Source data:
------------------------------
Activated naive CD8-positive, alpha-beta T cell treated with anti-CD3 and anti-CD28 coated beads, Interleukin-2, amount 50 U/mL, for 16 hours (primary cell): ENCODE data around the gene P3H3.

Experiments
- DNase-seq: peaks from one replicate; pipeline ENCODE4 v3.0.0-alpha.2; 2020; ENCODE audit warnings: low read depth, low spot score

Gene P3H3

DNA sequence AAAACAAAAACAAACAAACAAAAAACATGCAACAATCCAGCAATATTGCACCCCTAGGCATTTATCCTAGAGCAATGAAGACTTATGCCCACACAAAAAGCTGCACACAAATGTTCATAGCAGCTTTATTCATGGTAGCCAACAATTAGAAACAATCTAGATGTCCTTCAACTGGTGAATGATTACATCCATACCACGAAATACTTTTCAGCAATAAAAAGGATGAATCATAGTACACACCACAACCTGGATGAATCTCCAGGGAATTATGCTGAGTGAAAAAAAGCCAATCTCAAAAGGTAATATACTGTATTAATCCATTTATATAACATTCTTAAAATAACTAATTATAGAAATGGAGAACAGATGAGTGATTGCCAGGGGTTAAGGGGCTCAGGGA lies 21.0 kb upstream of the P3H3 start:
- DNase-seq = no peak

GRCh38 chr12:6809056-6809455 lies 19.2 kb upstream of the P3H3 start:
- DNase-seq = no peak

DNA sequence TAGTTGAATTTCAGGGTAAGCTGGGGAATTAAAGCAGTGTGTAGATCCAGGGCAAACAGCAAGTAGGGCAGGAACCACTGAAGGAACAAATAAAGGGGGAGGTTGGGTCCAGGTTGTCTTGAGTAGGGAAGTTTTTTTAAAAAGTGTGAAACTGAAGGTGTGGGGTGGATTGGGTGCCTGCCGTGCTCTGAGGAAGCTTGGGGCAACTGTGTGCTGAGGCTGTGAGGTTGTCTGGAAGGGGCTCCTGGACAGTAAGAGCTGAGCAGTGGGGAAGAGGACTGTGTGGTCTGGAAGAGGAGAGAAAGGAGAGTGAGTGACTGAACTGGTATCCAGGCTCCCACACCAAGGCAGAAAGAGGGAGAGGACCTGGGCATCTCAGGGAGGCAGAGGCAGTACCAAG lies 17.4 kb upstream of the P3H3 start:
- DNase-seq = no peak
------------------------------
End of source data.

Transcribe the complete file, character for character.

Activated naive CD8-positive, alpha-beta T cell treated with anti-CD3 and anti-CD28 coated beads, Interleukin-2, amount 50 U/mL, for 16 hours (primary cell): ENCODE data around the gene P3H3.

Experiments
- DNase-seq: peaks from one replicate; pipeline ENCODE4 v3.0.0-alpha.2; 2020; ENCODE audit warnings: low read depth, low spot score

Gene P3H3

DNA sequence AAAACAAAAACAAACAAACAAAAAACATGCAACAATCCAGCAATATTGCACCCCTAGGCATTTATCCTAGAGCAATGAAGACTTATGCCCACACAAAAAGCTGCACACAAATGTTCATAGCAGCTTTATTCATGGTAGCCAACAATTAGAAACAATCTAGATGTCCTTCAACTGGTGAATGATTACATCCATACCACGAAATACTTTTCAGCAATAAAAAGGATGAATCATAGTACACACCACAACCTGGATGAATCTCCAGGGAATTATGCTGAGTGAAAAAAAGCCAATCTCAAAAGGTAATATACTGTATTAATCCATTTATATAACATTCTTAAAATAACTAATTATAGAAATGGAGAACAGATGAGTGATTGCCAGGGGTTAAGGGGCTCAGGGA lies 21.0 kb upstream of the P3H3 start:
- DNase-seq = no peak

GRCh38 chr12:6809056-6809455 lies 19.2 kb upstream of the P3H3 start:
- DNase-seq = no peak

DNA sequence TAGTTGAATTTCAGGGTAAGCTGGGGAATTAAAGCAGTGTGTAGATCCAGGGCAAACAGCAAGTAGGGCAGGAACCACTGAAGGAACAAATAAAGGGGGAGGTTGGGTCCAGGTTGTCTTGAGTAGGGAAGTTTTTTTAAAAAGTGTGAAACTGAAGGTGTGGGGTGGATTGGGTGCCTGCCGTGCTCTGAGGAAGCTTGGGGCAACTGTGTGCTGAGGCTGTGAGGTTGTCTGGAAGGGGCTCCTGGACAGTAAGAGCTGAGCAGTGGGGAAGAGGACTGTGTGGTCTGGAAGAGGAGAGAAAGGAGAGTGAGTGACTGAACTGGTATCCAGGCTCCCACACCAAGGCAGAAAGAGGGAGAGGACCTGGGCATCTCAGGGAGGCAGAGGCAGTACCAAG lies 17.4 kb upstream of the P3H3 start:
- DNase-seq = no peak